As concerns are mounting over the coronavirus outbreak, several airlines have suspended flights to China. Wary travellers are also donning facemasks at the subways and airports. Panicked customers are arming themselves with disinfectant and several businesses are suspending operations. Several countries have also placed a travel restriction to China. More people across the world have grown anxious about being in crowds or travelling in confined spaces like aeroplane.
All of this can be alarming, it is therefore important to get appropriate information regarding air travels during this current outbreak.
Should I wear a mask while on the plane? The answer is yes and no. Masks are useful for those who are unwell to protect other people from them. But wearing a mask all the time will be ineffective. It will allow viruses to be transmitted around it, through it and worse still, if it becomes moist it will encourage the growth of viruses and bacteria.
The risk of catching a serious viral infection on an aircraft is low. The air supply to a modern airliner is very different from a movie theatre or an office building. The air is a combination of fresh air and recirculated air, about half each. The recirculated air goes through filters of the exact same type that we use in surgical operating theatres. That supplied air is guaranteed to be 99.97 percent (or better) free of viruses and other particles. So the risk, if there is one, does not come from the supplied air. It comes from other people.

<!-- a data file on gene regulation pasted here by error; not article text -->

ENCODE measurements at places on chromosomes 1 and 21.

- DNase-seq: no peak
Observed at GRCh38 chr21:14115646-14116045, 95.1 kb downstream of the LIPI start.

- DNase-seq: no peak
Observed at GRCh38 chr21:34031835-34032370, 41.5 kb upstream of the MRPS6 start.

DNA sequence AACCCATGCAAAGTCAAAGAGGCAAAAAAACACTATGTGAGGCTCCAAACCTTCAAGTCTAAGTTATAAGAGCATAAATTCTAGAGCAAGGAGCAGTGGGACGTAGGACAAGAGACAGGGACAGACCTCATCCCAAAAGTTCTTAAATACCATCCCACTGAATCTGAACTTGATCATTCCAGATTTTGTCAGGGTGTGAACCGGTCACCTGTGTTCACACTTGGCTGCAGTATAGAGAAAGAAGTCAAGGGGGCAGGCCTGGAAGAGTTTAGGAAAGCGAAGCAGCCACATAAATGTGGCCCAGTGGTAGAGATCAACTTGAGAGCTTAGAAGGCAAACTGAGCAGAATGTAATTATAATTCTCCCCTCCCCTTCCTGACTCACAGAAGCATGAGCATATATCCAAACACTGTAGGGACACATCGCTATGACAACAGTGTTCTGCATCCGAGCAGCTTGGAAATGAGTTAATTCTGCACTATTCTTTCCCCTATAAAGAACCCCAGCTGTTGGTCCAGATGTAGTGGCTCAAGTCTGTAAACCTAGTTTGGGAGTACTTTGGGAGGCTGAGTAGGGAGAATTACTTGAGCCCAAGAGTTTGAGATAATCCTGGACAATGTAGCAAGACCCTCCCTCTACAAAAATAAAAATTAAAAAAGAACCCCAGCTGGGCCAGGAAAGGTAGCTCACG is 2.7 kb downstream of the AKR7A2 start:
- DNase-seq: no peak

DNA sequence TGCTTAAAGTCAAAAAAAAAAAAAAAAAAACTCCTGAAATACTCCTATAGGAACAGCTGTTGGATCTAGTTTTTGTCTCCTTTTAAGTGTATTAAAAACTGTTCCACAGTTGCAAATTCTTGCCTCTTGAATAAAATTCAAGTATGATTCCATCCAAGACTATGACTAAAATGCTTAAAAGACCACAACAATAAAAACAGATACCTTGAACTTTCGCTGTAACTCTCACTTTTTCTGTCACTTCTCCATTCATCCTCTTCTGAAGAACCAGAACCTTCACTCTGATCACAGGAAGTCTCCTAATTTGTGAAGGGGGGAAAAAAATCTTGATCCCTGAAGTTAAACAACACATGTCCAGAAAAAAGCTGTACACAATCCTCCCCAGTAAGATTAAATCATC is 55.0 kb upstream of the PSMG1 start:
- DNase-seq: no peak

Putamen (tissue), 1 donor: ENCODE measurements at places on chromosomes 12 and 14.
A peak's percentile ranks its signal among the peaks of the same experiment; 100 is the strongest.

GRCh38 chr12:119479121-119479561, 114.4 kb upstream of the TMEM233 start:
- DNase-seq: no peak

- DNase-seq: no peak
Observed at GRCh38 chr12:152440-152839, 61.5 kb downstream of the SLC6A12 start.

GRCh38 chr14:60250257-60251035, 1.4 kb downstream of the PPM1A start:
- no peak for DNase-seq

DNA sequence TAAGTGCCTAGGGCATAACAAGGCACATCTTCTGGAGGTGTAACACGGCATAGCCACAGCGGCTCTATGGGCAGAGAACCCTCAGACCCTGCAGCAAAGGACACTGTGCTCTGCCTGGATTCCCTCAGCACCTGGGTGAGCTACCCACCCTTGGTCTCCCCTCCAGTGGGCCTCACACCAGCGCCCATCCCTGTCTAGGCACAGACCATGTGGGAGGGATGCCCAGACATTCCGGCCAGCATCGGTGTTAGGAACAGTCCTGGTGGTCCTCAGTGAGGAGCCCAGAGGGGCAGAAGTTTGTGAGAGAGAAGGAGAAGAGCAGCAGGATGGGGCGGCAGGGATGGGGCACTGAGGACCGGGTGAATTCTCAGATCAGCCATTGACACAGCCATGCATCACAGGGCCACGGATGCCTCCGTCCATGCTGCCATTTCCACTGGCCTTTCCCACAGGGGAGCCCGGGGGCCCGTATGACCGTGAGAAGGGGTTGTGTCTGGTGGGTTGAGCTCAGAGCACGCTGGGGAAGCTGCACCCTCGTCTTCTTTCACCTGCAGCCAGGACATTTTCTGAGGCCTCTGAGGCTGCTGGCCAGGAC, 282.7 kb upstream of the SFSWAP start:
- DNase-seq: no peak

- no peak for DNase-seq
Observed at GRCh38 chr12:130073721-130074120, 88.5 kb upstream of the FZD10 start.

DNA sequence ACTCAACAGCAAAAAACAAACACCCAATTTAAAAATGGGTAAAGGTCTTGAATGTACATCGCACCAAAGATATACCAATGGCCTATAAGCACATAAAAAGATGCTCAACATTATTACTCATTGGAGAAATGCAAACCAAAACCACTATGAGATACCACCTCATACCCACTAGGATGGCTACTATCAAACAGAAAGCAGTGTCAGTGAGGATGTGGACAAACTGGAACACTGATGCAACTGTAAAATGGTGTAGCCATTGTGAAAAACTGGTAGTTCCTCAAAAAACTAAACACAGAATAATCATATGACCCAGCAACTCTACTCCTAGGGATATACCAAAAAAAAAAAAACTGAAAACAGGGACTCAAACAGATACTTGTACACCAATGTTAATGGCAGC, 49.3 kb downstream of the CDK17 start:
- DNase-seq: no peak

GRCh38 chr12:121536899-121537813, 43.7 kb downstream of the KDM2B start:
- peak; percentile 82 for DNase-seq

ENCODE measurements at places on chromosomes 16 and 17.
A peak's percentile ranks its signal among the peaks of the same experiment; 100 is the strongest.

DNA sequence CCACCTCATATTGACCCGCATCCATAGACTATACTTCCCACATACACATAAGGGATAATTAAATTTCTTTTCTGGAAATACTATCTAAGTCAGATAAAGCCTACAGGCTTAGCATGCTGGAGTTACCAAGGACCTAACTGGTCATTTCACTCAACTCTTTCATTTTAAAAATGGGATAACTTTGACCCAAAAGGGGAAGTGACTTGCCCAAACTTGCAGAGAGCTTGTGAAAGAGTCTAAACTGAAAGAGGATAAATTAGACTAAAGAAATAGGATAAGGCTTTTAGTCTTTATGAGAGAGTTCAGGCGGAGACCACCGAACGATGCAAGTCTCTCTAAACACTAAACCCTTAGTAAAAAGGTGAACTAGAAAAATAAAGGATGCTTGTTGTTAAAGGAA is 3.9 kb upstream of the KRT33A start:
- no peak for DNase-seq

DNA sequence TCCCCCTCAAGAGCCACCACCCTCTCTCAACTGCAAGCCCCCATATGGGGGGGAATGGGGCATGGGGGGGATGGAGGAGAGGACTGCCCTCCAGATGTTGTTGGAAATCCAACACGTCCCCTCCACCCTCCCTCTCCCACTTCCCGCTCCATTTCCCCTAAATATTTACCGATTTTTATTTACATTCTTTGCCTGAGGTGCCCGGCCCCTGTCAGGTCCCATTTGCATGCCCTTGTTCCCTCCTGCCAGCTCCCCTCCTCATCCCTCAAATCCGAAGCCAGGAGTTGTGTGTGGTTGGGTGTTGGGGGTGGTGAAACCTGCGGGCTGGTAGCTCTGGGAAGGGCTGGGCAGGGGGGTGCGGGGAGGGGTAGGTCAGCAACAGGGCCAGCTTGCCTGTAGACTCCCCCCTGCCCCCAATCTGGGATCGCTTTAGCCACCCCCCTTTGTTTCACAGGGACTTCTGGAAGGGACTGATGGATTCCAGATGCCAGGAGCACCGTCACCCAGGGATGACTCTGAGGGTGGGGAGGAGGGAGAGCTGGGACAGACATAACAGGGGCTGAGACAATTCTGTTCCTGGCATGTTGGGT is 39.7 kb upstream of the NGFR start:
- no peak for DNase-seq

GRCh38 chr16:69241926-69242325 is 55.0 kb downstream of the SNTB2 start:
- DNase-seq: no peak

Facemask is therefore useful if one is seated close to someone with respiratory symptoms who is not wearing a mask. It is important that facemask is worn appropriately. Surgical face masks do a little job in preventing airborne viruses from entering your body. Instead N95 does a better job.
What are the chances of getting the virus by touching the seats, armrest or any of the objects on a plane? Reports have found that crew members have a limited time to clean the cabin before passengers on the next flight boarded.
Majority also lacked a comprehensive plan aimed at preventing and containing the spread of diseases through air travel. So, what does that mean for travellers? Travellers need to exercise caution. This might include placing sheets of paper on tray table so laptops or other items don’t come in contact with the surface, using a paper towel when opening and closing the bathroom door and not to place food directly on the table. (It should be kept in its container.) And forget about using seat-back holders.
What’s important if you are on a plane to ensure you don’t get infected? Hand hygiene. Contrary to what people think, the hands are the way that these viruses most efficiently spread. Top of the list is frequent hand washing, hand sanitising, or both.
Avoid touching your face. If you cough or sneeze, it’s important to cover your face with a sleeve. Better yet, a tissue to be disposed of carefully, and then sanitising the hands afterward.
Washing your hands and drying them is the best procedure. When that’s not easy to do, alcohol-based sanitizer is a good second-best.
Do not forget to exercise other travel cautions.
Ade Alakija, medical director Q-Life Family Clinic & Bukola Adeniyi, Consultant Family physician and travel medicine physician Q-Life Family Clinic.